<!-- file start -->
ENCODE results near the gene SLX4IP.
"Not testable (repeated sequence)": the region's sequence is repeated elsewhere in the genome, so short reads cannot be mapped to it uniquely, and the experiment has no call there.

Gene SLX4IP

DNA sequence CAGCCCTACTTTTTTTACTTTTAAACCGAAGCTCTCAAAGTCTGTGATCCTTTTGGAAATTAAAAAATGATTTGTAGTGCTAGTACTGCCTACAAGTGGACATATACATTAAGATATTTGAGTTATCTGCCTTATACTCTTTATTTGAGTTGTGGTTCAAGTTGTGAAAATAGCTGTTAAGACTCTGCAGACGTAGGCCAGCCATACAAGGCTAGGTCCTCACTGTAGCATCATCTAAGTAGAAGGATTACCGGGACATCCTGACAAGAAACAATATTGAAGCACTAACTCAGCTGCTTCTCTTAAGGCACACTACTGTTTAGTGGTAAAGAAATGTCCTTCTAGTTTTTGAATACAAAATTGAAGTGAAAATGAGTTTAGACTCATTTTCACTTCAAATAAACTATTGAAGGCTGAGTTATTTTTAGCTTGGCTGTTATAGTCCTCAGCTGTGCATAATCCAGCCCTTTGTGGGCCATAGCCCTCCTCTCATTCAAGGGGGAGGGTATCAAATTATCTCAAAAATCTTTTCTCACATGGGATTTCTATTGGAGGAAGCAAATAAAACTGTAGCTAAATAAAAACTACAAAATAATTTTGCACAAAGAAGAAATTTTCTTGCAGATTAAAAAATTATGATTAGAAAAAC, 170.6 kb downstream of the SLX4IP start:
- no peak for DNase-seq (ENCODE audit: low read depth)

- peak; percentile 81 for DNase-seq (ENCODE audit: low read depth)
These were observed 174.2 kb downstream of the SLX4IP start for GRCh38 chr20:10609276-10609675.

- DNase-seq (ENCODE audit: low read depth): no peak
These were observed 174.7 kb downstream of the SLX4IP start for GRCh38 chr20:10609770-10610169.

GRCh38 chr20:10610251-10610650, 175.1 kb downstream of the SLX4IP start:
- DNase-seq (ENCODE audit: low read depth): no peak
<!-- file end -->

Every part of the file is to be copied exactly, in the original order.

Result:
ENCODE results near the gene SLX4IP.
"Not testable (repeated sequence)": the region's sequence is repeated elsewhere in the genome, so short reads cannot be mapped to it uniquely, and the experiment has no call there.

Gene SLX4IP

DNA sequence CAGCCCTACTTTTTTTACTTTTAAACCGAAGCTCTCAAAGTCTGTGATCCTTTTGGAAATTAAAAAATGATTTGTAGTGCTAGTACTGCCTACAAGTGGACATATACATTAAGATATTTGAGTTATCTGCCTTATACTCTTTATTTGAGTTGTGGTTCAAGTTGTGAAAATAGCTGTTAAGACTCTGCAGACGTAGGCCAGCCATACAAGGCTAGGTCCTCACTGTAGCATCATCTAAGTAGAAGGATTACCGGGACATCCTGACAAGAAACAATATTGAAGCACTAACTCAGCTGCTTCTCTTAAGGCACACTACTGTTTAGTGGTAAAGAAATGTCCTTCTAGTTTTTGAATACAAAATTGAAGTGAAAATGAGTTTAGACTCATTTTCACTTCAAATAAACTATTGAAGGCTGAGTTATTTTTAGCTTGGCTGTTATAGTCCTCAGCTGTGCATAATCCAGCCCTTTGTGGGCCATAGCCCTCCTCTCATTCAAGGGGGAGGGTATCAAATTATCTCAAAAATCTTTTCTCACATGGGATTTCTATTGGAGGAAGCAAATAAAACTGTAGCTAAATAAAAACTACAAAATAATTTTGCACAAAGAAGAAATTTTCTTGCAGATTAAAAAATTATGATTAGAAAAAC, 170.6 kb downstream of the SLX4IP start:
- no peak for DNase-seq (ENCODE audit: low read depth)

- peak; percentile 81 for DNase-seq (ENCODE audit: low read depth)
These were observed 174.2 kb downstream of the SLX4IP start for GRCh38 chr20:10609276-10609675.

- DNase-seq (ENCODE audit: low read depth): no peak
These were observed 174.7 kb downstream of the SLX4IP start for GRCh38 chr20:10609770-10610169.

GRCh38 chr20:10610251-10610650, 175.1 kb downstream of the SLX4IP start:
- DNase-seq (ENCODE audit: low read depth): no peak